Figure 1: Safsite connector blocked with blood

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We believe that the inherent structure of Safsite® connector and the rheologic characteristics of the packed RBCs were the main culprits for the resulting obstruction of the Safsite® valve. The Safsite® connector is circular in cross-section and in the middle of which lies the one-way valve. Any fluid being administered has to pass through the narrow zone that lies between the valve and the inside walls of the connector. The way we were administering the packed RBCs also predisposed to clotting of blood, we were administering unwarmed packed RBCs without diluting it with saline. We presume that the cold packed RBCs (possessing high viscosity) got clotted while passing through this narrow part of the connector. We report this experience to highlight the possible complications of Safsite® valves. This becomes an important consideration, especially in neurosurgical patients as the central venous line ports, and extension tubings are inaccessible after placement of surgical drapes.

Declaration of patient consent

The authors certify that they have obtained all appropriate patient consent forms. In the form the patient(s) has/have given his/her/their consent for his/her/their images and other clinical information to be reported in the journal. The patients understand that their names and initials will not be published and due efforts will be made to conceal their identity, but anonymity cannot be guaranteed.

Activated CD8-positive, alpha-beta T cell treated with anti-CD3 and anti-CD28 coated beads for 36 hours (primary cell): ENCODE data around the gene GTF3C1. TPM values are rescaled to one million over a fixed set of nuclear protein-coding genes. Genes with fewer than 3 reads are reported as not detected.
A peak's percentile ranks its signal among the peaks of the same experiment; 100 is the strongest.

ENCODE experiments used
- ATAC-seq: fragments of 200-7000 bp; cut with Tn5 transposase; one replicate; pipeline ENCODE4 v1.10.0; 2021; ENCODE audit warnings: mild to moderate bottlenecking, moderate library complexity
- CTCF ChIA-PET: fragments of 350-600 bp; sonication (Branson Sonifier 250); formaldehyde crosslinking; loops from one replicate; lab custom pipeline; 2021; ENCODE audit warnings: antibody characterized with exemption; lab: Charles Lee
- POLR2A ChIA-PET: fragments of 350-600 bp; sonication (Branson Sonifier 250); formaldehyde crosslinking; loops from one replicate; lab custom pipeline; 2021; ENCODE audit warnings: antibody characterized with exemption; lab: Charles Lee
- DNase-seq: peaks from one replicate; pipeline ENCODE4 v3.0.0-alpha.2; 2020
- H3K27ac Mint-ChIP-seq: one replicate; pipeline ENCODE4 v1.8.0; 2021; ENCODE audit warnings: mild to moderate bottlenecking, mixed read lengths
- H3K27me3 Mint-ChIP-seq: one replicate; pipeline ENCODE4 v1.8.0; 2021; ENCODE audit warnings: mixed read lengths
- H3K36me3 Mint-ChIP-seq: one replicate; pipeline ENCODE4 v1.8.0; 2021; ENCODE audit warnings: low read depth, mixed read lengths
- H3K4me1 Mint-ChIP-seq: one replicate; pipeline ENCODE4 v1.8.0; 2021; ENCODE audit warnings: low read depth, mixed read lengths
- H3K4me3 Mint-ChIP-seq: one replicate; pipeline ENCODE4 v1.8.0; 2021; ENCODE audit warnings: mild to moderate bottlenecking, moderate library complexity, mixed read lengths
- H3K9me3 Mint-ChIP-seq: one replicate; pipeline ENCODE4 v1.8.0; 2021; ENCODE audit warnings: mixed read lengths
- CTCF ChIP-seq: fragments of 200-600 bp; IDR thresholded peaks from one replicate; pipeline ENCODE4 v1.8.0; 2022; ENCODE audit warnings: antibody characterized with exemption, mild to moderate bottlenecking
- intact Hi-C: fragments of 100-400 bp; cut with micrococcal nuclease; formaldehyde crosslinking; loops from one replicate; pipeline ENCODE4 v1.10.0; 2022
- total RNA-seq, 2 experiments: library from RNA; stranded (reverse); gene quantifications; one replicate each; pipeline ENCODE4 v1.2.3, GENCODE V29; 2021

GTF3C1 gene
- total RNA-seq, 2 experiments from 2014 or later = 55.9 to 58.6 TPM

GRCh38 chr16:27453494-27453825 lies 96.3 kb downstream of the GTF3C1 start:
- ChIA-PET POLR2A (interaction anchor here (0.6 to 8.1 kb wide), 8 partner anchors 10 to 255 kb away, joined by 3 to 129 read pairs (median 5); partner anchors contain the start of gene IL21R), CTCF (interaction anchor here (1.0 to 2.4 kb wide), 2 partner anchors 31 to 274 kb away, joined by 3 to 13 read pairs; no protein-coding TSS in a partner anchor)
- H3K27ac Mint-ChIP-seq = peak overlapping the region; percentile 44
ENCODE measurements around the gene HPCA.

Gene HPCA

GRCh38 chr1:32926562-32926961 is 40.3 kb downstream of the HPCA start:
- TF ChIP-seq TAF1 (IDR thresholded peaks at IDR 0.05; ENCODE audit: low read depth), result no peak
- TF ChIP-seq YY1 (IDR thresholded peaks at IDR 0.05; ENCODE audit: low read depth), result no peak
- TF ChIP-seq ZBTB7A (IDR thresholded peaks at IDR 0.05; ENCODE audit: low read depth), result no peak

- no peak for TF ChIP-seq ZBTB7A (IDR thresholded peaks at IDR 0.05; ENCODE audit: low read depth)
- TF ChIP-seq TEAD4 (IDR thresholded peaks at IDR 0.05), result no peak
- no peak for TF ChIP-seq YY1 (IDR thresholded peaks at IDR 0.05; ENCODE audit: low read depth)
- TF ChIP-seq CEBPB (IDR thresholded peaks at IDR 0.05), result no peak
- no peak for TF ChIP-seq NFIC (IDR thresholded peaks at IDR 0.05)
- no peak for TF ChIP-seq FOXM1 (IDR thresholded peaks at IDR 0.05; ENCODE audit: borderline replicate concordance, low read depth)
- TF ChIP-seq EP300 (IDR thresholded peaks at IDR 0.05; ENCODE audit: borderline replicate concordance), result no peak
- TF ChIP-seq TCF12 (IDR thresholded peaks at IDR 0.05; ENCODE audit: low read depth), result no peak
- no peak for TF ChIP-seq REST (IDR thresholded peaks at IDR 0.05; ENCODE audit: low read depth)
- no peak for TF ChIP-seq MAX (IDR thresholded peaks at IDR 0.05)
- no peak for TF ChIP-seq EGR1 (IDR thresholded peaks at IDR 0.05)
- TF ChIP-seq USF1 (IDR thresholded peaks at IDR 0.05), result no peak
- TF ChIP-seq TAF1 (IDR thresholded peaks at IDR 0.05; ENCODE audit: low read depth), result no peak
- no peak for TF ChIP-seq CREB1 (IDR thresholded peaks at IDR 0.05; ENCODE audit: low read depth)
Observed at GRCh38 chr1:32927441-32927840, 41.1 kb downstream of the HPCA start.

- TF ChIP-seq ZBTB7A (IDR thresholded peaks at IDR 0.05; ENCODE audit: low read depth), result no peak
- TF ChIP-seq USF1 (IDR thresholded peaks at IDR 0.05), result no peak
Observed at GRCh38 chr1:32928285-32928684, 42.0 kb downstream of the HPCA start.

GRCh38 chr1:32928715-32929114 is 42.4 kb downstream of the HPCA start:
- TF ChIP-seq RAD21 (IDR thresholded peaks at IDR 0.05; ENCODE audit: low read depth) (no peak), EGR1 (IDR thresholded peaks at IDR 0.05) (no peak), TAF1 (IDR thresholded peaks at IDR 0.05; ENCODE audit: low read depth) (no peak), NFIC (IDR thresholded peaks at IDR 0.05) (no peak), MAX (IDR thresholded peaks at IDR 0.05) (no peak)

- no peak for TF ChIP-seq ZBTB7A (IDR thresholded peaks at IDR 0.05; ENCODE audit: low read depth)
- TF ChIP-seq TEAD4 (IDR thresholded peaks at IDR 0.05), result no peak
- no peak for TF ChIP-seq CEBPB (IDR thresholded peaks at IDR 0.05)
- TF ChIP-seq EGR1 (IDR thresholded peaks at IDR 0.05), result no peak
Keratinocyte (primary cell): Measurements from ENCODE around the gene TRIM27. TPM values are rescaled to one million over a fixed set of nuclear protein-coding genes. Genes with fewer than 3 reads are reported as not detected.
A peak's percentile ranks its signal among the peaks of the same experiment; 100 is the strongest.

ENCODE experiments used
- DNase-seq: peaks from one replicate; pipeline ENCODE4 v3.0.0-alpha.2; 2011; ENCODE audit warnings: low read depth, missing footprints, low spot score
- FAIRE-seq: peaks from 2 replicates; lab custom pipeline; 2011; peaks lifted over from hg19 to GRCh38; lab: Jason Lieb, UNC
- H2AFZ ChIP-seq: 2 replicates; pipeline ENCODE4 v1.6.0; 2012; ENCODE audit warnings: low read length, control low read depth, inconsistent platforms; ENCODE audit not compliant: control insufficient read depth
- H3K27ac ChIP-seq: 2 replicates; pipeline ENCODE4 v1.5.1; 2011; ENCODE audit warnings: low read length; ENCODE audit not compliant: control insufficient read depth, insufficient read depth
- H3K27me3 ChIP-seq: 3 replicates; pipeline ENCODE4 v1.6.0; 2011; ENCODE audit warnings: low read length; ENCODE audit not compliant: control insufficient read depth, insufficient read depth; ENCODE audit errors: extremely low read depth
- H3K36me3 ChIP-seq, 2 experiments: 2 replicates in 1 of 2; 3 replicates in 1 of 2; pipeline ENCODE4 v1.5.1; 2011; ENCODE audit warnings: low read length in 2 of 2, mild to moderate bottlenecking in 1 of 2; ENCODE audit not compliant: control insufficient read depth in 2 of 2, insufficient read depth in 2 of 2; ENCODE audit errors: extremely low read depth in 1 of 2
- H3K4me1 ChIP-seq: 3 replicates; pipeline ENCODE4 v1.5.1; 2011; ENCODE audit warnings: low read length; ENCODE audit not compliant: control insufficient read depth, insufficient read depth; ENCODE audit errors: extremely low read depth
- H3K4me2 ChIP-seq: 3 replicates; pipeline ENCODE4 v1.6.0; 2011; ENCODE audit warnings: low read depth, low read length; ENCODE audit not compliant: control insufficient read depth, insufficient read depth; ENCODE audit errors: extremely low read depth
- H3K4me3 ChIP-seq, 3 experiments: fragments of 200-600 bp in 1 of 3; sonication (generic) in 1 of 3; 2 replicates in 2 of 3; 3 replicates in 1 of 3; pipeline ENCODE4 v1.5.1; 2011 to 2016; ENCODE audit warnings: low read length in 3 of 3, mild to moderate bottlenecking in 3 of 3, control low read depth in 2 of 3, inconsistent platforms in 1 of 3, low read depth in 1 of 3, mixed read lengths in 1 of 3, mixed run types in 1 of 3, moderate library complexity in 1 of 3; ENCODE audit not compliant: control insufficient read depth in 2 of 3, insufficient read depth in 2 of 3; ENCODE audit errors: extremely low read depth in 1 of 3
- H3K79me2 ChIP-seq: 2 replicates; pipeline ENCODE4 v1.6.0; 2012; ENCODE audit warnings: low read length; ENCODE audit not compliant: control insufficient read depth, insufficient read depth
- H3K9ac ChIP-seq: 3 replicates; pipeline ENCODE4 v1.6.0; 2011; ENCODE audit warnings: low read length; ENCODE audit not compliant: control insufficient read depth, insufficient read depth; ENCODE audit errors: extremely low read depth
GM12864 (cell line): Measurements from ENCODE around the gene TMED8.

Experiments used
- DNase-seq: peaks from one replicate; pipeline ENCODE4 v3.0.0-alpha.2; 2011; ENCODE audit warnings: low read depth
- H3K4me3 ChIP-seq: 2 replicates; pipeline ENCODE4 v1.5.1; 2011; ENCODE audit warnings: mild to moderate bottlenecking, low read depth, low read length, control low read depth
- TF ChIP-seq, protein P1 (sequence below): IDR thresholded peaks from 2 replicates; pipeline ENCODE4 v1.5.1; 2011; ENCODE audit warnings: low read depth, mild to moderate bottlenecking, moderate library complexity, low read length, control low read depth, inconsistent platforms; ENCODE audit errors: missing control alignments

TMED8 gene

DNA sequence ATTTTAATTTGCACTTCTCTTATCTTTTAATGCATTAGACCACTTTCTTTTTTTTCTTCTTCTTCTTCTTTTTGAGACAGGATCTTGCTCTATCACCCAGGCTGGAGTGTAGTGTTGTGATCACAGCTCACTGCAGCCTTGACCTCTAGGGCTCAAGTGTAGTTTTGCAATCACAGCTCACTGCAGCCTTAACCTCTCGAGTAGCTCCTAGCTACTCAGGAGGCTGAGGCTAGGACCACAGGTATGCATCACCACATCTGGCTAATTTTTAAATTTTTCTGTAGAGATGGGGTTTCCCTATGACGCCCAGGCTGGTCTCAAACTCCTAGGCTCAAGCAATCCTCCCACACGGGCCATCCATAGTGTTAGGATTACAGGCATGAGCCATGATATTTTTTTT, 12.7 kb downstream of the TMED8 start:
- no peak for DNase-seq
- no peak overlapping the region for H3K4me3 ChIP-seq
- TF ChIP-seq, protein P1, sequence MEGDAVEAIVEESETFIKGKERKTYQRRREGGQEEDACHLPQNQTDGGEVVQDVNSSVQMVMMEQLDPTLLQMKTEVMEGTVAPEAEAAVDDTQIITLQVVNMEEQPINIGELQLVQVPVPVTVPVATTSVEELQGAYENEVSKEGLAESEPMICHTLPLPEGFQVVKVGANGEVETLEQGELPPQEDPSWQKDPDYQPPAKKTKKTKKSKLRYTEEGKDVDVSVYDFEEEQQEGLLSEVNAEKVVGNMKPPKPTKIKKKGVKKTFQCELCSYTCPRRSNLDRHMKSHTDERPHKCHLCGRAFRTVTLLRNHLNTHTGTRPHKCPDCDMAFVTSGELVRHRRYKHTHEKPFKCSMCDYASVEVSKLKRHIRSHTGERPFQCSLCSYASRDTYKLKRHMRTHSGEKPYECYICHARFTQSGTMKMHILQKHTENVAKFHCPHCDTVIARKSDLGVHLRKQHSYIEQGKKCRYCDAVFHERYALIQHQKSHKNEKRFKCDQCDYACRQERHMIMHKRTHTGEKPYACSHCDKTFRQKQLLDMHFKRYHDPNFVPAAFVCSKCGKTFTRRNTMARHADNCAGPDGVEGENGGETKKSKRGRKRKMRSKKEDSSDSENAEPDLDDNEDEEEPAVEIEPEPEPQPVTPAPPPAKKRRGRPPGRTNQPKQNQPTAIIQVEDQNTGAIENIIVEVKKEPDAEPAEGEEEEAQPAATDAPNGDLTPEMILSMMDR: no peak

Financial support and sponsorship

Nil.

Conflicts of interest

There are no conflicts of interest.



 
  References Top

1.
Hooke C. Recombinant tissue plasminogen activator for central venous access device occlusion. J Pediatr Oncol Nurs 2000;17:174-8.  Back to cited text no. 1
    
2.
Holcombe BJ, Forloines-Lynn S, Garmhausen LW. Restoring patency of long-term central venous access devices. J Intraven Nurs 1992;15:36-41.  Back to cited text no. 2
    
3.
Bagnall-Reeb HA, Ruccione K. Management of cutaneous reactions and mechanical complications of central venous access devices in pediatric patients with cancer: Algorithms for decision making. Oncol Nurs Forum 1990;17:677-81.  Back to cited text no. 3
    
4.
Fazeny-Dörner B, Wenzel C, Berzlanovich A, Sunder-Plassmann G, Greinix H, Marosi C, et al. Central venous catheter pinch-off and fracture: Recognition, prevention and management. Bone Marrow Transplant 2003;31:927-30.  Back to cited text no. 4
    
5.
Andris DA, Krzywda EA, Schulte W, Ausman R, Quebbeman EJ. Pinch-off syndrome: A rare etiology for central venous catheter occlusion. JPEN J Parenter Enteral Nutr 1994;18:531-3.  Back to cited text no. 5